With her impressively robust list of past lovers, made up largely of across the pond A-listers such as, Harry Styles (most probably uncircumcised), Tom Hiddleston (definitely uncircumcised), Calvin Harris (absolutely uncircumcised and also probably extremely well hung), and lest we not forget the rumored romance of Eddie Redmayne (another snake-skinned-bearing suspect), mixed with the fact that she is not only dating yet another—presumably— uncut man, but writing a song based on the foreskin-proud city that said man resides in, one can suspect that Taylor not only loves foreskin, but that she fetishizes it, cementing all former theories and suspicions.
After an interesting sound bite provided by an Idris Elba interview, Taylor commences the tune with the following verse:
“I love my hometown as much as Motown, I love SoCal
And you know I love Springsteen, faded blue jeans, Tennessee whiskey
But something happened, I heard him laughing
I saw the dimples first and then I heard the accent
They say home is where the heart is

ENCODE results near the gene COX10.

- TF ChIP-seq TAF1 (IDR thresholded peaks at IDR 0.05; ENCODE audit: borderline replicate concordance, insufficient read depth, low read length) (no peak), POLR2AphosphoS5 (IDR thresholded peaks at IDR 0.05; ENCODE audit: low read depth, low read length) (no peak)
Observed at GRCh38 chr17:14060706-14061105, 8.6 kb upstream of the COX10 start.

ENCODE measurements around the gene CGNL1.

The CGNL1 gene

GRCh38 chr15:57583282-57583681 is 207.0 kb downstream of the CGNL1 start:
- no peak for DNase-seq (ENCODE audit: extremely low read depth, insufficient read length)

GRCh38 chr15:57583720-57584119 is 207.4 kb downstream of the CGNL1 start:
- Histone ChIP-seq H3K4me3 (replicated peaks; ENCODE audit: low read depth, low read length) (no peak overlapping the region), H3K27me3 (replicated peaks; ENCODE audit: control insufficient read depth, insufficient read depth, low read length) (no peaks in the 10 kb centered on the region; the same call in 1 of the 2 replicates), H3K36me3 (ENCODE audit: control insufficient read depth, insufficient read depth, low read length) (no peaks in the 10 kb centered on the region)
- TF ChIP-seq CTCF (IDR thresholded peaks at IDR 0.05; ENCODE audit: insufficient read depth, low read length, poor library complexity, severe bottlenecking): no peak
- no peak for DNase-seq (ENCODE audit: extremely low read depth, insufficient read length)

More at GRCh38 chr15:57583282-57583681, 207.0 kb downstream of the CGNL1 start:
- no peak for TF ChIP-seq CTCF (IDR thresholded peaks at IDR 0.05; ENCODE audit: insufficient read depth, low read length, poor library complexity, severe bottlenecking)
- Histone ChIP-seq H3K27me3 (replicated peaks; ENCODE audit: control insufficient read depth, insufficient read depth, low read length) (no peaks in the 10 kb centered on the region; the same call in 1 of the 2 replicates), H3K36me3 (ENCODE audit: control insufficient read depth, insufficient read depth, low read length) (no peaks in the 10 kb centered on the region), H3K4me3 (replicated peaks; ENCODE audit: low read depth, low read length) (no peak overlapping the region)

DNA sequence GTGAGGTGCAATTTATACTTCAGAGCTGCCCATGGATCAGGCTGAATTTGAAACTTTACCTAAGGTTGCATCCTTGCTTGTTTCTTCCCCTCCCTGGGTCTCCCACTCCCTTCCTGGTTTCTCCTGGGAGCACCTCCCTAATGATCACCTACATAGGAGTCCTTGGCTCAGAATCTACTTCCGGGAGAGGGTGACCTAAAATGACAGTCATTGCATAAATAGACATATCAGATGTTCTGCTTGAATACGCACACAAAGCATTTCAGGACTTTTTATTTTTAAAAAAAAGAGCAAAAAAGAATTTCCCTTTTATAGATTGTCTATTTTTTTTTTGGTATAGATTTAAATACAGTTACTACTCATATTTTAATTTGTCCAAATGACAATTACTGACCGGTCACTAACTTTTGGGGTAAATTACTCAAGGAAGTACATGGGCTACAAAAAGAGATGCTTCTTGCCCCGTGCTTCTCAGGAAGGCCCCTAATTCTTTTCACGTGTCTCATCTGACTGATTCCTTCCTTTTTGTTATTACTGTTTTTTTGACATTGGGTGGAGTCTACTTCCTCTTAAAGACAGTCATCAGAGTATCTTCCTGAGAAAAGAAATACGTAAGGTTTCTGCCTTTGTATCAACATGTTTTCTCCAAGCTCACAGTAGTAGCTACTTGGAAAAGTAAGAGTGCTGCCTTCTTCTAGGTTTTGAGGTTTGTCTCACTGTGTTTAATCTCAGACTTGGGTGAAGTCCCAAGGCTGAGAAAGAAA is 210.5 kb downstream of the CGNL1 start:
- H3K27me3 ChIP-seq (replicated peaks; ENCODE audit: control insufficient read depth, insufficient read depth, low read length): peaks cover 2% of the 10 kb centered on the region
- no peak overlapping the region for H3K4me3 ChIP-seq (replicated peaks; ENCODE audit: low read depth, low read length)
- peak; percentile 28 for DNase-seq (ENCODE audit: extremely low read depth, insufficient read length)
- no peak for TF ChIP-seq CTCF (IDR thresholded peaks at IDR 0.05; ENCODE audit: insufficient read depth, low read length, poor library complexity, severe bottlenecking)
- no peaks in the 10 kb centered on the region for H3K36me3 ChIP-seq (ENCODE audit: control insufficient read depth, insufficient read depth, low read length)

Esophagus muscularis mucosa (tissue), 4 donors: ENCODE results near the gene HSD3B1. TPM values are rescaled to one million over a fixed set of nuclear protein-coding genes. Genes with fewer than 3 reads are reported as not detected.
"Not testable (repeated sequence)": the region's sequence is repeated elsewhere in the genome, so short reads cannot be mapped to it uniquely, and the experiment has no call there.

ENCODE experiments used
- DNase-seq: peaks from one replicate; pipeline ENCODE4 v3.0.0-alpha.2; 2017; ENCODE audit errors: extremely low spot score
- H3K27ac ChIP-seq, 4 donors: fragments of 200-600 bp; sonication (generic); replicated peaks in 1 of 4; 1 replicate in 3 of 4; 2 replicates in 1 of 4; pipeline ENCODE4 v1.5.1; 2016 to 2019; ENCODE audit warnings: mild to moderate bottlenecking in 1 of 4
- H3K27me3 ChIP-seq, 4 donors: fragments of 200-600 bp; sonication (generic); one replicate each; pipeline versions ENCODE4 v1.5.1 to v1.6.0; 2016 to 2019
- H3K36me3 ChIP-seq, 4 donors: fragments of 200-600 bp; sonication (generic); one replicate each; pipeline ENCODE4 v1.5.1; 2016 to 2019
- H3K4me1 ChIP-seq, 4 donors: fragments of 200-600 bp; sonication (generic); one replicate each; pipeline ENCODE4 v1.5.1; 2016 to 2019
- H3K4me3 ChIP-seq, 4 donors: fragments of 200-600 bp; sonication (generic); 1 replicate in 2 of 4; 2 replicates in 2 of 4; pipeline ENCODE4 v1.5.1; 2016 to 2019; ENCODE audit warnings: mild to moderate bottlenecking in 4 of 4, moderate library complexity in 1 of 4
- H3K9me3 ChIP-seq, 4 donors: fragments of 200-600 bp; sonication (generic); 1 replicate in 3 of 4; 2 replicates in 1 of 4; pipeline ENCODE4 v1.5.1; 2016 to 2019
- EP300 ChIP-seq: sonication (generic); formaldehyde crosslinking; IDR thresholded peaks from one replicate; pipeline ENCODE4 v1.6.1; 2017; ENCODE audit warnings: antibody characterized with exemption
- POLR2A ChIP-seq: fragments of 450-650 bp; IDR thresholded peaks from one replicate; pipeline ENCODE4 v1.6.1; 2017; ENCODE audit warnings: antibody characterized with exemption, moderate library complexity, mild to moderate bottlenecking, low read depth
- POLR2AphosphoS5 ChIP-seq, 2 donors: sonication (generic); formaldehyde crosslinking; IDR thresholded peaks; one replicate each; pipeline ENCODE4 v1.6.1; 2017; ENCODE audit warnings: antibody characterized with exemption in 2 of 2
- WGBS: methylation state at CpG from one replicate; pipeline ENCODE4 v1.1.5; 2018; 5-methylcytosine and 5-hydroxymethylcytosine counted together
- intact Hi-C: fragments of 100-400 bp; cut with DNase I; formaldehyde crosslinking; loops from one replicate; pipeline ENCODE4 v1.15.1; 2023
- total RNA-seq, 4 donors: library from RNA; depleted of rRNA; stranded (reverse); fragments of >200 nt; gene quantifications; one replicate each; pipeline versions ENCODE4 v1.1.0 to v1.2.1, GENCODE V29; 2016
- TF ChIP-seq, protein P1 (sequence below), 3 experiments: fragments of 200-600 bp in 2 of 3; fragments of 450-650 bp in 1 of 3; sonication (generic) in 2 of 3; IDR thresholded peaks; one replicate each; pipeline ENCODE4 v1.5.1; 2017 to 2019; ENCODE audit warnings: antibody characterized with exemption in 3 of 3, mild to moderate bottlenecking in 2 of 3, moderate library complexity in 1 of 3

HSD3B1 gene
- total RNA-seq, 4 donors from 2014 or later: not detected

But that’s not where mine lives.”
So basically this is a six-line soliloquy highlighting Swift’s extreme adoration for the European-tradition of keeping their gentlemen unsnipped (Joe’s “dimples” and “accent” acting as direct symbolism for his foreskin) and juxtaposing that level of adoration against a fading adoration for less exciting, yet more American-friendly things, things such as: faded blue jeans and Bruce Springsteen. The song carries on in a similar fashion, with Swift talk-singing cheekily while name-dropping picturesque-sounding English-based tourist attractions, each of which can be seen as an innuendo for Joe’s English hooded wonder. That being cemented with Swift confessing in the chorus of the song, “… so I guess all of the rumors are true.” The rumors being, of course, that she can’t get enough of uncircumcised men.